Alzheimer’s may affect TWICE as many people as believed after study claims millions more may have toxic brain changes thought to cause the memory-robbing disorder
- A Mayo Clinic researcher said dementia symptoms should not be the first sign
- He said many more people have biological signs of Alzheimer’s before noticing
- Diagnosing people earlier may improve the prospects of treatments
The number of people living with Alzheimer’s could be twice as high as scientists believe, an expert has claimed.
Dr Clifford Jack, an Alzheimer’s researcher at the Mayo Clinic in Minnesota, said many sufferers have early, symptomless signs of the disease.
Doctors currently only diagnose patients with Alzheimer’s when they show physical signs of the memory-robbing disorder.
But Dr Jack and colleagues found in a study of 2,500 people that twice as many had biological signs of the brain disease than were showing symptoms.
Alzheimer’s disease, the most common cause of dementia, is caused by a toxic build-up of proteins in the brain which cause nerve damage. Many more people may have early signs of this build-up than have signs of dementia, an expert said (stock image)
Changing the way Alzheimer’s is diagnosed could help doctors spot it earlier and improve treatments, Dr Jack said.
Alzheimer’s disease is the most common cause of dementia and is thought to affect around 527,000 people in the UK and 5.8million Americans.
It is thought to be caused by the build-up of certain proteins – named amyloid and tau – in the brain.
This build-up causes irreversible nerve damage and leaves patients with memory, communication and movement problems – and it is eventually fatal.
Diagnosing people with early signs of the build-up, instead of waiting until they have noticeable dementia, could signpost help to millions more with the illness and improve their outlook.
PROMISING ALZHEIMER’S DRUG TRIAL ABANDONED
Biogen, a US-based multinational pharmaceutical company, abandoned a trial of a promising Alzheimer’s drug last month.
The failure marked the latest setback in an industry race to develop treatments for the memory-robbing disease.
During the trial which was in the second phase of human testing, its leaders said, data showed the medication, aducanumab, was not going to succeed.
As a result Biogen and its partner, Eisai Co Ltd, decided to pull the plug.
The decision wiped 26 per cent off Biogen’s share price – equivalent to about $17billion (£12.9bn).
Experts predict a company which successfully creates an Alzheimer’s treatment will make billions of dollars every year from it, but none have succeeded so far despite more than 100 attempts.
The trial ended just two weeks after Eisai’s CEO expressed confidence in the drug.
‘I believe we have already gone through the riskiest stage,’ Haruo Naito had told a press conference.
Dr Jack told The Telegraph: ‘The prevalence of Alzheimer’s disease are all based on… the question “do you have dementia?”
He said: ‘Classically defined Alzheimer’s undercounts people who have the pathology but do not have symptoms.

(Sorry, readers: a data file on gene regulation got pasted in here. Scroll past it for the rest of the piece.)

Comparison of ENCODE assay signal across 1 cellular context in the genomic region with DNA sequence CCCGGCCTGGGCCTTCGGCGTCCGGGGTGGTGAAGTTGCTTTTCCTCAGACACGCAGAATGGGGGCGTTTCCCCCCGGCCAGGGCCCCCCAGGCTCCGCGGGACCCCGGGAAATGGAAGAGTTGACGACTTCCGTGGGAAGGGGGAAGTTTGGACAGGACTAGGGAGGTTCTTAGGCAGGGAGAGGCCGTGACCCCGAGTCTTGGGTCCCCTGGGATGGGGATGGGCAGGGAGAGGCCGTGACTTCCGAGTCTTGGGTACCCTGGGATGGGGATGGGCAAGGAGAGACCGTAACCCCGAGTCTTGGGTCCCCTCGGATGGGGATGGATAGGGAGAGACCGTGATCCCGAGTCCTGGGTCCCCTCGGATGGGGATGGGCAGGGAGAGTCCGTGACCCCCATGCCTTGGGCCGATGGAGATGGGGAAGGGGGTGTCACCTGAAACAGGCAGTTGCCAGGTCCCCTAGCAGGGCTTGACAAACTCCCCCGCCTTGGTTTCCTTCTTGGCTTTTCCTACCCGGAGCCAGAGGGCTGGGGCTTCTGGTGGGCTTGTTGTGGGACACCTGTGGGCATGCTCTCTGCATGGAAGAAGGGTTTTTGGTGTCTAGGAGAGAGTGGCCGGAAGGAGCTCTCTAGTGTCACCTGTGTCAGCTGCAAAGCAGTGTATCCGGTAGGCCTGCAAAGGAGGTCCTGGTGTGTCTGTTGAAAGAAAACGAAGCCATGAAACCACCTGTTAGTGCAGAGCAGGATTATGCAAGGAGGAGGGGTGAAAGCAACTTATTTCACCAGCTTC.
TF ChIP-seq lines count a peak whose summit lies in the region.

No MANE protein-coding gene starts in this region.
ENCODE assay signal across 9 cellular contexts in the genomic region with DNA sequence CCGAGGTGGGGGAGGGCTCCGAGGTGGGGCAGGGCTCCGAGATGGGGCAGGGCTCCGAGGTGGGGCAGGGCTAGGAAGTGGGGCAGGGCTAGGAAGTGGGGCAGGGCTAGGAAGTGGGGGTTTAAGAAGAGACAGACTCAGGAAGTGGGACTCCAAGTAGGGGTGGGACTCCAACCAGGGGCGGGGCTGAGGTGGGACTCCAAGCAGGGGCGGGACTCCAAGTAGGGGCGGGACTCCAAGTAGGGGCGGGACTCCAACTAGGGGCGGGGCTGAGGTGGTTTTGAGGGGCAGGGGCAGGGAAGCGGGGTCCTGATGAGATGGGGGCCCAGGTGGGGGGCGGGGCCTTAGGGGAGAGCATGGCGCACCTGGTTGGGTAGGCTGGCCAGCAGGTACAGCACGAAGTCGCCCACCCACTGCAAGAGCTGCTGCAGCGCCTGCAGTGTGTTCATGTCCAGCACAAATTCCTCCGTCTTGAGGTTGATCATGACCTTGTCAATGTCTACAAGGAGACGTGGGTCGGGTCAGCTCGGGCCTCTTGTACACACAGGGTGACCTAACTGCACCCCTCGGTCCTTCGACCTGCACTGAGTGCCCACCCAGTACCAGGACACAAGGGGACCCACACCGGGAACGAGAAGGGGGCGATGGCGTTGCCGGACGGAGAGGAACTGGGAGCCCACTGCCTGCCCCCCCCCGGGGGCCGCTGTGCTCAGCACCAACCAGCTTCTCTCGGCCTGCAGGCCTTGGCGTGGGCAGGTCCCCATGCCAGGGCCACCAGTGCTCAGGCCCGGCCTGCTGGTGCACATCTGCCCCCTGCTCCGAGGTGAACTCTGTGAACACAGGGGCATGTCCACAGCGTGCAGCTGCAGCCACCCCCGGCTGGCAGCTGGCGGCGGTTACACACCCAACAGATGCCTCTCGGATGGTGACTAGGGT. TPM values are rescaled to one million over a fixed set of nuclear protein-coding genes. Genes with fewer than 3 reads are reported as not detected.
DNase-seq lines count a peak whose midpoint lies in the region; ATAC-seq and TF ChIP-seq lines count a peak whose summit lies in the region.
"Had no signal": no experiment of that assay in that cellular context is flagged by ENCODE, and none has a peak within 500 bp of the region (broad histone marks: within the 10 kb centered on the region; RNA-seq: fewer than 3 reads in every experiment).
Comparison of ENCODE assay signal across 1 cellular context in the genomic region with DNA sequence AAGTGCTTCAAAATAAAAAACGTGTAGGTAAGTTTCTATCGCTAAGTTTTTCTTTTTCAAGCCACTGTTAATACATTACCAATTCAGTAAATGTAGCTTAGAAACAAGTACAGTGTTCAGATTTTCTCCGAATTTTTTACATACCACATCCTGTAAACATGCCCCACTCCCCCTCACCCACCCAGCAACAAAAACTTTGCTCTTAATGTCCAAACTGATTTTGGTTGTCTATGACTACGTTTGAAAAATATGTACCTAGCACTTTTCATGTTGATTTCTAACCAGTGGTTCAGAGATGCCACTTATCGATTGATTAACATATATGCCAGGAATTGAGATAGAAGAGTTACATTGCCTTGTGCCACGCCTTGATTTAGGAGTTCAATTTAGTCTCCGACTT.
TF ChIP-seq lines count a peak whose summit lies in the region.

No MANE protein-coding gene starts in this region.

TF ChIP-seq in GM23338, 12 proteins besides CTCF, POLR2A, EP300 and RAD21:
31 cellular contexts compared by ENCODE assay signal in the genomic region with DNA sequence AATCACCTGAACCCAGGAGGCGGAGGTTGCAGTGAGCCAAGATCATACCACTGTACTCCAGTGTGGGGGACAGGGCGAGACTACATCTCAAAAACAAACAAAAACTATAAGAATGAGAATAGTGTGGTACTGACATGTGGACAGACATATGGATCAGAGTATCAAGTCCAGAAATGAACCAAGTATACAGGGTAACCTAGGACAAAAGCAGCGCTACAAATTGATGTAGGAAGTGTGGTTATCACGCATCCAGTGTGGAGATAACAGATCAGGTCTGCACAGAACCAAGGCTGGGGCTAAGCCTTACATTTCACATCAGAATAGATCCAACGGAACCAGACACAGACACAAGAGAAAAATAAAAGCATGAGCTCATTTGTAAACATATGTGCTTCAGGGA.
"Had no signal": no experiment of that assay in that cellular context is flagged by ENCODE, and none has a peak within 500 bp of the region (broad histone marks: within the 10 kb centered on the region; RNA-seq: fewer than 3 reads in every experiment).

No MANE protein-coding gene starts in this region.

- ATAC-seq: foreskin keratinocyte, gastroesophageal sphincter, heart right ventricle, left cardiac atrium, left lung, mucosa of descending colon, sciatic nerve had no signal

‘A lot more people have the disease but do not have symptoms, just like a lot more people have hypertension than have had a stroke, or a lot more people have diabetes than people who have gone blind.’
Treatments do exist for Alzheimer’s and can slow down – but not stop – the build-up of the amyloid and tau proteins.
But they are almost always given too late, Dr Jack said.
Many people may not realise something is wrong until they or a relative realise they are becoming forgetful or more frail.
And because Alzheimer’s is most common in elderly people, these may be brushed off as signs of ageing until it becomes obvious something serious is wrong.
Drug trials have been unsuccessful for this reason – most recently a company called Biogen abandoned a trial of a promising drug because it was failing.
Patients who try out treatments or register for clinical trials almost always already have signs of the illness, meaning it’s too late, Dr Jack said.
He said: ‘You really have a narrow window to select people in just the right phase.
‘You need to find evidence of amyloid when people are cognitively still normal so they are in that sweet spot where hopefully if you treat people for three to five years you will be able to detect a slowing in cognitive decline.’
He added that many people thought to have Alzheimer’s may have similar brain illnesses which cause the same symptoms, or be victims of minor strokes.
WHAT IS ALZHEIMER’S?
Alzheimer’s disease is a progressive, degenerative disease of the brain, in which build-up of abnormal proteins causes nerve cells to die.
This disrupts the transmitters that carry messages, and causes the brain to shrink.
More than 5 million people suffer from the disease in the US, where it is the 6th leading cause of death, and more than 1 million Britons have it.
As brain cells die, the functions they provide are lost.
That includes memory, orientation and the ability to think and reason.
The progress of the disease is slow and gradual.
On average, patients live five to seven years after diagnosis, but some may live for ten to 15 years.
- Loss of short-term memory
- Behavioral changes
- Mood swings
- Difficulties dealing with money or making a phone call
- Severe memory loss, forgetting close family members, familiar objects or places
- Becoming anxious and frustrated over inability to make sense of the world, leading to aggressive behavior
- Eventually lose ability to walk
- May have problems eating
- The majority will eventually need 24-hour care
Source: Alzheimer’s Association